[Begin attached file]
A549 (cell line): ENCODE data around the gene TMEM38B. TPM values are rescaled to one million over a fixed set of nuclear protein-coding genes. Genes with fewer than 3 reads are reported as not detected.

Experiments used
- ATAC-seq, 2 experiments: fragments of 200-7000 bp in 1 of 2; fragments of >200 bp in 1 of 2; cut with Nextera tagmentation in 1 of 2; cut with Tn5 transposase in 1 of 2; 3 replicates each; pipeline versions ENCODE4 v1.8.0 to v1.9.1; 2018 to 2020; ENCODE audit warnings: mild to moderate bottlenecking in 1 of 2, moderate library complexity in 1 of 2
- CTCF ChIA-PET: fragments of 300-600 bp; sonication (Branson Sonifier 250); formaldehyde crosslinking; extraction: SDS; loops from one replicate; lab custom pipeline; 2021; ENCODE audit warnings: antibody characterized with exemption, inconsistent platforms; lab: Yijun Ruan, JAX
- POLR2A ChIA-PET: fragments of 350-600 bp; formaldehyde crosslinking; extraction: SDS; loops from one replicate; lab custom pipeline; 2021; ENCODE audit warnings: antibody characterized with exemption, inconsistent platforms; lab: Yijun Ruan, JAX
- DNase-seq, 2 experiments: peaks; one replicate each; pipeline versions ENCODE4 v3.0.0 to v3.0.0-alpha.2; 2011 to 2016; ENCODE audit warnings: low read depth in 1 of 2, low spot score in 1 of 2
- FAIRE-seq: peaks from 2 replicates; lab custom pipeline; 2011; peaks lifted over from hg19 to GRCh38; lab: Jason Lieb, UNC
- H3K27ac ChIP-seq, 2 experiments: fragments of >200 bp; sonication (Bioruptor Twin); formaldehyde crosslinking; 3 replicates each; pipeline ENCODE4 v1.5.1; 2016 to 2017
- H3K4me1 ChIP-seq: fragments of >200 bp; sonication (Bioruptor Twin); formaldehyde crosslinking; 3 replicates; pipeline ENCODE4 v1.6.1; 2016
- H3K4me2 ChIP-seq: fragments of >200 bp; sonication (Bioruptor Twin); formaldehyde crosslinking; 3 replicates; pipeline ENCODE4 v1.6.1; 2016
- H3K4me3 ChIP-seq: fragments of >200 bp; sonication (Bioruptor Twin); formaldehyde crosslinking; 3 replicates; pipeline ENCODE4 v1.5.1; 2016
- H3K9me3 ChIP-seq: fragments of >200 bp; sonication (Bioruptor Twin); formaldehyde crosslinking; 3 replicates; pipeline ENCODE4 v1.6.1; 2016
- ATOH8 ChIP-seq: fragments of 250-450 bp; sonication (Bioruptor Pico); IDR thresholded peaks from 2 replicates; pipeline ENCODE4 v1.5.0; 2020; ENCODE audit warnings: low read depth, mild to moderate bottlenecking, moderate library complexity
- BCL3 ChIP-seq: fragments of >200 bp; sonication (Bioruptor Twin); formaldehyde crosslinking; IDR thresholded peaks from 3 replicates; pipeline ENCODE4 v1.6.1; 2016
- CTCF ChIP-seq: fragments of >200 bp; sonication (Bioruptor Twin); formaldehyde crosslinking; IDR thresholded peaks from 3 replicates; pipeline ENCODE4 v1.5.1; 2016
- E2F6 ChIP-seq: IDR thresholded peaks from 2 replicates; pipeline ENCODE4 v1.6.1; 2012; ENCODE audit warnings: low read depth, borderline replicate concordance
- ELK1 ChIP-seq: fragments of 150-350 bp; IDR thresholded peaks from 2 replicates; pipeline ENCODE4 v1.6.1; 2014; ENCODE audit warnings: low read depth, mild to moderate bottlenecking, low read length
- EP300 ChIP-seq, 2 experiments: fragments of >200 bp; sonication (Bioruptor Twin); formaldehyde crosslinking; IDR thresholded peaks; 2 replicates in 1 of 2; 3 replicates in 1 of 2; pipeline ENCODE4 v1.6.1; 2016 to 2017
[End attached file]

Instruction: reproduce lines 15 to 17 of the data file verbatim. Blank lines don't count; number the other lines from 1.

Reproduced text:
- CTCF ChIP-seq: fragments of >200 bp; sonication (Bioruptor Twin); formaldehyde crosslinking; IDR thresholded peaks from 3 replicates; pipeline ENCODE4 v1.5.1; 2016
- E2F6 ChIP-seq: IDR thresholded peaks from 2 replicates; pipeline ENCODE4 v1.6.1; 2012; ENCODE audit warnings: low read depth, borderline replicate concordance
- ELK1 ChIP-seq: fragments of 150-350 bp; IDR thresholded peaks from 2 replicates; pipeline ENCODE4 v1.6.1; 2014; ENCODE audit warnings: low read depth, mild to moderate bottlenecking, low read length